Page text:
The editing of Volume II was a bittersweet process for me.  My good friend, Paula Muller Howard had edited the first volume of the La Farge history for me.  As I completed each chapter of that book, I would send Paula the finished product.  She would read through it, making edits and providing comments for me to look at along the way.  That process worked really well as Paula had a real talent for editing.  We had started the process again for Volume II and Paula had edited the first three chapters for me.  Several other chapters were written, but I had been tardy in passing them onto her to look at.  With Paula’s passing, the editing process at which she excelled was lost.  I’m sure her absence shows in the latter part of Volume II.
            I conclude Volume II of my La Farge history with another of my little “Walks Down Main Street” that I often use to close out the year when writing my newspaper column.  There are actually several Main Street walks in Volume II as I like using the devise to show what was happening in the village at a particular time in history.
            The last walk was actually first written in 2013-2014 as that was when I had hoped to finish up Volume II.  But for a variety of reasons (that I chronicle in the beginning of the new book), that last little walk kept getting extended, first into 2015, then 2016, and finally 2017.  Even though the walk ends up chronicling about a half of a decade in La Farge’s most recent history, it also shows some of the dynamics that show how the changes occurred.  This is how I introduce that last walk down Main Street at the end of Volume II.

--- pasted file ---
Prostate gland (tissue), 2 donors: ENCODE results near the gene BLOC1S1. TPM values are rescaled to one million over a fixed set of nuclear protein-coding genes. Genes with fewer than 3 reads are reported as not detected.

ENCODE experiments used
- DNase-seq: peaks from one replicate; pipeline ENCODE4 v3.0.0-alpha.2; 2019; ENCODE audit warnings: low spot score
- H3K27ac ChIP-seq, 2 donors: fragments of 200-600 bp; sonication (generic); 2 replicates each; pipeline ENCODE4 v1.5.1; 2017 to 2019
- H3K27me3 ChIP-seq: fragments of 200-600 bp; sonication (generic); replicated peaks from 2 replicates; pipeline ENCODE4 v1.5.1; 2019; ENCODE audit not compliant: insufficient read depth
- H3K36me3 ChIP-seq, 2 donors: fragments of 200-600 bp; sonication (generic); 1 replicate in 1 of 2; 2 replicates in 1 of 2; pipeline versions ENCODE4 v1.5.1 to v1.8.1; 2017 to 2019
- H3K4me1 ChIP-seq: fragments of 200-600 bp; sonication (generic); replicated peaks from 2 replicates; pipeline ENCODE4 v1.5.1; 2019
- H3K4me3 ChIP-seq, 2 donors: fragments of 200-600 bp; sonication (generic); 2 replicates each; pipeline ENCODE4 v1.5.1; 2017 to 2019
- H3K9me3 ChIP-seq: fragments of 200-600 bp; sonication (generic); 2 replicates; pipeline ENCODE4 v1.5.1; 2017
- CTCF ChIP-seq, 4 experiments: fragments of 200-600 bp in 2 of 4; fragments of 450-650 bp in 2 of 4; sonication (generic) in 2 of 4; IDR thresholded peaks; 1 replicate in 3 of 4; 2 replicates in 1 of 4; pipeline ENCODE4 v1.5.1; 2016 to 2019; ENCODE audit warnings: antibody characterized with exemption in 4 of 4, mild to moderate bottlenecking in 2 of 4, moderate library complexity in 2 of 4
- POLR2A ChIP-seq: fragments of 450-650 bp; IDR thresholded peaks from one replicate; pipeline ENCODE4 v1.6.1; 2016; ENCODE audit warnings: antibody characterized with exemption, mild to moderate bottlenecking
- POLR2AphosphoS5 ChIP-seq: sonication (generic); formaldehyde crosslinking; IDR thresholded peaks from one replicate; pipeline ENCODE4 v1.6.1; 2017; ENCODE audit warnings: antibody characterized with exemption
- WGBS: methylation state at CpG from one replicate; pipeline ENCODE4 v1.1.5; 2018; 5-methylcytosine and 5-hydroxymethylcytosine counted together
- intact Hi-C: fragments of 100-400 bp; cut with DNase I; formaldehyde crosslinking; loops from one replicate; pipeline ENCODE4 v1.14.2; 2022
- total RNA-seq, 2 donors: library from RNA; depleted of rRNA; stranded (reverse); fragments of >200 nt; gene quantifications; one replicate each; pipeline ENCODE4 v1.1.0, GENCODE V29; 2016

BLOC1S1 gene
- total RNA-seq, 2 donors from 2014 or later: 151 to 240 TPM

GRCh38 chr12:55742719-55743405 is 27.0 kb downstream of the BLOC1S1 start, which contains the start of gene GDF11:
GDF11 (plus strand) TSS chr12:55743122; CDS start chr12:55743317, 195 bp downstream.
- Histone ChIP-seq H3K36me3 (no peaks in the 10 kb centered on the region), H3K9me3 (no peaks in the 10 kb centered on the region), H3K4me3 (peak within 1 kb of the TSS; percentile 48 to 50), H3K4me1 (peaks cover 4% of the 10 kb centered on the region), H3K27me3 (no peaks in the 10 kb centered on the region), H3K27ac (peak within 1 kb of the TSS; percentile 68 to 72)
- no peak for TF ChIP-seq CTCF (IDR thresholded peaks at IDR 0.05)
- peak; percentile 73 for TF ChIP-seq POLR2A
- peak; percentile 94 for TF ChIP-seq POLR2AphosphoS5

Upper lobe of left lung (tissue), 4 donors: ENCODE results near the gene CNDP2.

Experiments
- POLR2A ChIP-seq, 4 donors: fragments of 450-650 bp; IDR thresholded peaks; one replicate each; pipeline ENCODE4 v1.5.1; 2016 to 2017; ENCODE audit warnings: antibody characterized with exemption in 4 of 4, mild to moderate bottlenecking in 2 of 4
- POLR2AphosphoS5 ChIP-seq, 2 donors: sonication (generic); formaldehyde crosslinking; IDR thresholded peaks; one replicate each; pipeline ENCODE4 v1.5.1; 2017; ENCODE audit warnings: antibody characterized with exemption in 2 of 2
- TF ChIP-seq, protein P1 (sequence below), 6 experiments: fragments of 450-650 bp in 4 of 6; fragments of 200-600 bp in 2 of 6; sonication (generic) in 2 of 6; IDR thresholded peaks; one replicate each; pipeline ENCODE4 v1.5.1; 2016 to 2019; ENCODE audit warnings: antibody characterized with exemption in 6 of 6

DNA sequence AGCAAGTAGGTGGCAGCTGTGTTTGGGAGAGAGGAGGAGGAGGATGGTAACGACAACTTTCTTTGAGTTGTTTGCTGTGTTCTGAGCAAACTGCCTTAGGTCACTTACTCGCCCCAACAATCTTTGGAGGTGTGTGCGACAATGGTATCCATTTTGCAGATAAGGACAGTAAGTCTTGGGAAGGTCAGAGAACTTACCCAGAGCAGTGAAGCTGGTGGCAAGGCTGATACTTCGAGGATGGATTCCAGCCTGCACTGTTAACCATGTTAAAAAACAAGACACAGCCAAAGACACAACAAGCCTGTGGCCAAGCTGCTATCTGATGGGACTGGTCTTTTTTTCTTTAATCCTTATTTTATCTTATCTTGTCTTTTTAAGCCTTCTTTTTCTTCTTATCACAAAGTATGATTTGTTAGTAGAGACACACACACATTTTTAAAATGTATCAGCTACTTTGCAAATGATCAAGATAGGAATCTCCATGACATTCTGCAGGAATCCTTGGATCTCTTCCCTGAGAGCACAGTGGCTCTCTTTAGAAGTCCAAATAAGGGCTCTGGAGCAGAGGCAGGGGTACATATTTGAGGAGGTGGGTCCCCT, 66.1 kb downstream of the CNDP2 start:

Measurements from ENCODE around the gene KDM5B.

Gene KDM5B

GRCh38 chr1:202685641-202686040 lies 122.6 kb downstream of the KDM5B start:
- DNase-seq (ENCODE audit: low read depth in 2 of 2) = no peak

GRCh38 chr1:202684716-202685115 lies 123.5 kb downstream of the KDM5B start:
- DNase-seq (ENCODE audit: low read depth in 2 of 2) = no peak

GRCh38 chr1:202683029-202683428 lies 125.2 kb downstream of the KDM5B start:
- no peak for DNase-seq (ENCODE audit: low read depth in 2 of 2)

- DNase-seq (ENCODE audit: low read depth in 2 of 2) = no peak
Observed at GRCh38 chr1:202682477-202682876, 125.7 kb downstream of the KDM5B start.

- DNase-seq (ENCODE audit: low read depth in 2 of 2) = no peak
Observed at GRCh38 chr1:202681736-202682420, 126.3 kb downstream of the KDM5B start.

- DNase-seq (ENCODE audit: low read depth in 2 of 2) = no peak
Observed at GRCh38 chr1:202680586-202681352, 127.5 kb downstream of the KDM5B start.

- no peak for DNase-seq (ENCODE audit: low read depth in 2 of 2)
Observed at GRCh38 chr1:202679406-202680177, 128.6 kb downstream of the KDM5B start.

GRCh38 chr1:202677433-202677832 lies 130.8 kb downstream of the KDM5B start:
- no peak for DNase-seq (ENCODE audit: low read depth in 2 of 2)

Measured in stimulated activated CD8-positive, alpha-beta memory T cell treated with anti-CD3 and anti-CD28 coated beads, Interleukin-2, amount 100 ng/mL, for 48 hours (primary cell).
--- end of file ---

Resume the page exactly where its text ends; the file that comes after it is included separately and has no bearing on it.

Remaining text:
So as we arrive at the end of our story about this little Kickapoo River town, we might ask the question – what position is La Farge in?  If we climbed up to the top of Fort Wales or Spring Mountain with our camera phones and took a snapshot or a panorama scan – what would we see?  Or if we climbed into an airplane and departed one of the air strips in Hillsboro or Viroqua, and then swooped down over the village and photographed it from above  (Which has been done so many times as the Kickapoo floods ravished the town from 1935 right up through the devastating 2008 flood.  Does anyone fly above La Farge and photograph it when there isn’t a flood?  Of course they do, but we don’t tend to see those photos.), what would we see now?  How would the La Farge of 2017 compare to that view of La Farge in the early 20th century taken from Fort Wales?  (By the way, that photo was the cover of the Volume I book.)  Would you recognize the La Farge of 2017 in a photo taken from an airplane if you compared it to the 1935 aerial photo of the flooded village that was the front page of the Milwaukee Sentinel?

And sometimes, even now,
When I’m lonely and beat.
I drift back in time and I find my feet
Down on Mainstreet.

Verse from the song “Mainstreet”

By Bob Seger & the Silver Bullet Band (1977)

If you would like me to send you a copy of the new Volume II, send me a $25 check (covers all packaging and postage) to P.O. Box 202, La Farge, WI 54639.  Make sure to include your address if it is different than what is on your check.